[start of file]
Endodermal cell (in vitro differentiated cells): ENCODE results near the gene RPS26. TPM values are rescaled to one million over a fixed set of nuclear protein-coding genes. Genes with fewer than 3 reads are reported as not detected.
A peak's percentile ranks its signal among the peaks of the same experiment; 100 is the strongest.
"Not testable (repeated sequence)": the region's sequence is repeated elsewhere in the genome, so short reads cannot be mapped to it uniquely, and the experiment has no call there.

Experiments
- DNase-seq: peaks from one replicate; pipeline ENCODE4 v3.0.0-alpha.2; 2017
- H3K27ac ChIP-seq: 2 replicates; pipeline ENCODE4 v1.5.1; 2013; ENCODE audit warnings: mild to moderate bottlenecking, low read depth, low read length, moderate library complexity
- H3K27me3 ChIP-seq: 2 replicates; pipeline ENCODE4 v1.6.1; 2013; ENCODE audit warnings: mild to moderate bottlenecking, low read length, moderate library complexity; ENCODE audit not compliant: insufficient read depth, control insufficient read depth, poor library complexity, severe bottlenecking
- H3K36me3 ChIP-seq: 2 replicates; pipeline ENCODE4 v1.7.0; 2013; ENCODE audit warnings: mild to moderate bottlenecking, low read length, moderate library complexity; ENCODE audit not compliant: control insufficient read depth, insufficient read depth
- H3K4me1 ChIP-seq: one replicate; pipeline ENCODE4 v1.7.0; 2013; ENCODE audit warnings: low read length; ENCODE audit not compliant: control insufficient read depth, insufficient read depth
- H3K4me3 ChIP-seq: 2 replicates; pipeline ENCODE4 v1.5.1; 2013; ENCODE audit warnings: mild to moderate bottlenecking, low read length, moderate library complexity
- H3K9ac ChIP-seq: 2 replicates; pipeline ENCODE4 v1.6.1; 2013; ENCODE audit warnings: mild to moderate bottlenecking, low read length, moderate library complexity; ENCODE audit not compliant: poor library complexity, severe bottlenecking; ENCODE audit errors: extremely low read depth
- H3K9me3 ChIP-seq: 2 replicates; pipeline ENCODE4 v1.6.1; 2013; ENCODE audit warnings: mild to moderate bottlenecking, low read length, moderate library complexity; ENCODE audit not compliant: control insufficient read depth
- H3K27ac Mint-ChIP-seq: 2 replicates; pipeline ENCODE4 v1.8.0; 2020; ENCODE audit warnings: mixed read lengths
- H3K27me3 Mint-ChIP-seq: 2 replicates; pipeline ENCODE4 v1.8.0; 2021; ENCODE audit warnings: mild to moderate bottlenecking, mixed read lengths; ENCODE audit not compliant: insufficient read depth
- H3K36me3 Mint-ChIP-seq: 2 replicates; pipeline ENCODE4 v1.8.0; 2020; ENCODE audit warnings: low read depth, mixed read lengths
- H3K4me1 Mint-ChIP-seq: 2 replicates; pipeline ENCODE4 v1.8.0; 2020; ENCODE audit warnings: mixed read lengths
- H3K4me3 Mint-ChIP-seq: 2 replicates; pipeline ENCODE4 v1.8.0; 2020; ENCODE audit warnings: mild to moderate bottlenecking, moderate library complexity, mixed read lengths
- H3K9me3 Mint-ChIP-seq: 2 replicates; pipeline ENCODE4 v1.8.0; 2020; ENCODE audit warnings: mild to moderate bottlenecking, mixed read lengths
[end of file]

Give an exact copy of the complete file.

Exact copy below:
Endodermal cell (in vitro differentiated cells): ENCODE results near the gene RPS26. TPM values are rescaled to one million over a fixed set of nuclear protein-coding genes. Genes with fewer than 3 reads are reported as not detected.
A peak's percentile ranks its signal among the peaks of the same experiment; 100 is the strongest.
"Not testable (repeated sequence)": the region's sequence is repeated elsewhere in the genome, so short reads cannot be mapped to it uniquely, and the experiment has no call there.

Experiments
- DNase-seq: peaks from one replicate; pipeline ENCODE4 v3.0.0-alpha.2; 2017
- H3K27ac ChIP-seq: 2 replicates; pipeline ENCODE4 v1.5.1; 2013; ENCODE audit warnings: mild to moderate bottlenecking, low read depth, low read length, moderate library complexity
- H3K27me3 ChIP-seq: 2 replicates; pipeline ENCODE4 v1.6.1; 2013; ENCODE audit warnings: mild to moderate bottlenecking, low read length, moderate library complexity; ENCODE audit not compliant: insufficient read depth, control insufficient read depth, poor library complexity, severe bottlenecking
- H3K36me3 ChIP-seq: 2 replicates; pipeline ENCODE4 v1.7.0; 2013; ENCODE audit warnings: mild to moderate bottlenecking, low read length, moderate library complexity; ENCODE audit not compliant: control insufficient read depth, insufficient read depth
- H3K4me1 ChIP-seq: one replicate; pipeline ENCODE4 v1.7.0; 2013; ENCODE audit warnings: low read length; ENCODE audit not compliant: control insufficient read depth, insufficient read depth
- H3K4me3 ChIP-seq: 2 replicates; pipeline ENCODE4 v1.5.1; 2013; ENCODE audit warnings: mild to moderate bottlenecking, low read length, moderate library complexity
- H3K9ac ChIP-seq: 2 replicates; pipeline ENCODE4 v1.6.1; 2013; ENCODE audit warnings: mild to moderate bottlenecking, low read length, moderate library complexity; ENCODE audit not compliant: poor library complexity, severe bottlenecking; ENCODE audit errors: extremely low read depth
- H3K9me3 ChIP-seq: 2 replicates; pipeline ENCODE4 v1.6.1; 2013; ENCODE audit warnings: mild to moderate bottlenecking, low read length, moderate library complexity; ENCODE audit not compliant: control insufficient read depth
- H3K27ac Mint-ChIP-seq: 2 replicates; pipeline ENCODE4 v1.8.0; 2020; ENCODE audit warnings: mixed read lengths
- H3K27me3 Mint-ChIP-seq: 2 replicates; pipeline ENCODE4 v1.8.0; 2021; ENCODE audit warnings: mild to moderate bottlenecking, mixed read lengths; ENCODE audit not compliant: insufficient read depth
- H3K36me3 Mint-ChIP-seq: 2 replicates; pipeline ENCODE4 v1.8.0; 2020; ENCODE audit warnings: low read depth, mixed read lengths
- H3K4me1 Mint-ChIP-seq: 2 replicates; pipeline ENCODE4 v1.8.0; 2020; ENCODE audit warnings: mixed read lengths
- H3K4me3 Mint-ChIP-seq: 2 replicates; pipeline ENCODE4 v1.8.0; 2020; ENCODE audit warnings: mild to moderate bottlenecking, moderate library complexity, mixed read lengths
- H3K9me3 Mint-ChIP-seq: 2 replicates; pipeline ENCODE4 v1.8.0; 2020; ENCODE audit warnings: mild to moderate bottlenecking, mixed read lengths